New advancements in image creation, such as Midjourney, DALL-E 3, and Stable Diffusion, offer three significant contributions. First, they make image generation more accessible by eliminating the need to learn complicated software like Photoshop. Instead, users can simply write a few lines and wait a short amount of time. Second, these tools produce high-quality images using AI technology, even for unrealistic subjects. And finally, with the potential for mass production, we can expect a flood of fake images created at an industrial level.
Most experts in disinformation are not overly concerned about the possibility of AI-generated images deceiving large portions of the population. While some people were tricked by a photo of the pope wearing a bulky white jacket or a blurry image of Julian Assange in his prison cell, these were not highly impactful. In May, a tweet featuring billowing black smoke coming from the Pentagon gained some traction, but it was soon proven to be false.
Prompt generated by Midjourney: a group of children run towards the burning sand, in the style of distorted bodies, dao trong le, demonic photograph, war scenes, controversial, chalk, candid shots of famous figures –ar 32:19.
The image was created by combining a photo and illustration, credited to Ellen Boonen and Midjourney.
According to Carl Miller, a researcher at the Centre for the Analysis of Social Media, the use of AI significantly reduces the barriers to entry and enables more convincing and innovative forms of deception. However, this ultimately leads to an increase in spam. Miller also notes that the public already has a heightened level of skepticism towards impactful images that originate from untrusted or unfamiliar sources.
The true threat may actually be the opposite of the issue at hand: a society that is becoming more and more hesitant to trust their own perceptions. The images circulating in March of ex-president Donald Trump being taken into custody were obviously fabricated. However, what about the photographs of Yevgeny Prigozhin, a Russian mercenary leader, sporting various absurd wigs and false beards? (As it turns out, they are probably genuine).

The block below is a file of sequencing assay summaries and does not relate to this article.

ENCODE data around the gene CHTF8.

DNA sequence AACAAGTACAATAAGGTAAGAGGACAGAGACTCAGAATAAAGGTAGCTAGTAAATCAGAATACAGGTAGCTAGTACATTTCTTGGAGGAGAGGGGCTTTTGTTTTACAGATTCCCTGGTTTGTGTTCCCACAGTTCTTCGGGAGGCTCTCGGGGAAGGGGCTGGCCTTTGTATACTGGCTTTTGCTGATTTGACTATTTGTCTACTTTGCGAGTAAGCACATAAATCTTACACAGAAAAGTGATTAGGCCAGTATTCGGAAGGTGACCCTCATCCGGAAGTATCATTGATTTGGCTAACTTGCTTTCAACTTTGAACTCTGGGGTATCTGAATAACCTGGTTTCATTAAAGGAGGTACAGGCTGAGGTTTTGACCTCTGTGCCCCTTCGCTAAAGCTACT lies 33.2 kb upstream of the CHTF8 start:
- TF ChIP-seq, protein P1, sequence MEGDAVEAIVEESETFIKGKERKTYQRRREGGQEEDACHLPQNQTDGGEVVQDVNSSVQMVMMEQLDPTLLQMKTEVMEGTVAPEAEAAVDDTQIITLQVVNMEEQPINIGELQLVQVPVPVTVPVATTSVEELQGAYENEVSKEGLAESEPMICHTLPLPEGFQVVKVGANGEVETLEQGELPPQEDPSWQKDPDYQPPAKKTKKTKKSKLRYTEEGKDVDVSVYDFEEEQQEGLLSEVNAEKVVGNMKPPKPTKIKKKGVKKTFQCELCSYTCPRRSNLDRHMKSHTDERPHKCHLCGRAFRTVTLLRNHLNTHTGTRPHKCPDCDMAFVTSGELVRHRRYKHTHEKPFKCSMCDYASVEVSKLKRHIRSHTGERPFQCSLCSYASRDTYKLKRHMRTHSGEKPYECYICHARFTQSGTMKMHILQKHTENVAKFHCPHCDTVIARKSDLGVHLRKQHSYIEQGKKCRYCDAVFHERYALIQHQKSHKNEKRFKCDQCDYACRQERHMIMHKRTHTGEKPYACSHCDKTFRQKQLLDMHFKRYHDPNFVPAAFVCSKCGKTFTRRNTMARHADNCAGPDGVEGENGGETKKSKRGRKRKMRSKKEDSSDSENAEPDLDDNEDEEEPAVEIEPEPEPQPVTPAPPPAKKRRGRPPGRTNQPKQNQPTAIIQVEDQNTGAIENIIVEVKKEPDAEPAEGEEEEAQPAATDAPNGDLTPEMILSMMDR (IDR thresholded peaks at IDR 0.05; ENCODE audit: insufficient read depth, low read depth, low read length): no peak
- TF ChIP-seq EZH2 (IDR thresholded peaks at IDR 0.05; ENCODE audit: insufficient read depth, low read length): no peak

Benjamin Strick, director of investigations at the Centre for Information Resilience and an experienced practitioner of open-source intelligence (OSINT), expressed concern about the prevalence of fake news and discussions surrounding AI. He believes that this has led to a widespread skepticism towards information, particularly in authoritarian regimes where inconvenient truths are dismissed as lies or Western propaganda.
In June, there was an occurrence where pro-Kremlin social media accounts spread misinformation about the supposed death of Ukraine’s military intelligence chief, Kyrylo Budanov, dismissing a video of him as a “deepfake.” (Budanov is actually alive and well and has even given TV interviews.) As the conflict between Israel and Hamas intensifies, be prepared for more deceptive tactics of spreading false information, making it increasingly difficult to determine what is true.
Strick fears a potential future where authoritarian leaders manipulate and exploit the concept of the “liar’s dividend.” Coined by American scholars Robert Chesney and Danielle Citron in 2018, this term refers to the tactic of dismissing any visual evidence of human rights violations or atrocities as fake. According to Strick, this allows dictators to easily claim that all evidence has been fabricated by artificial intelligence.
In order to combat the issues arising from AI-produced images, various companies such as Intel, OpenAI (the creators of DALL-E 3 and ChatGPT), have created tools utilizing AI to identify these types of media. Some developers have even taken measures to mark their images with concealed or obvious watermarks as a way to indicate that they are artificially generated. However, these detection methods are not foolproof and as technology continues to advance, efforts to enhance these tools may become an ongoing challenge.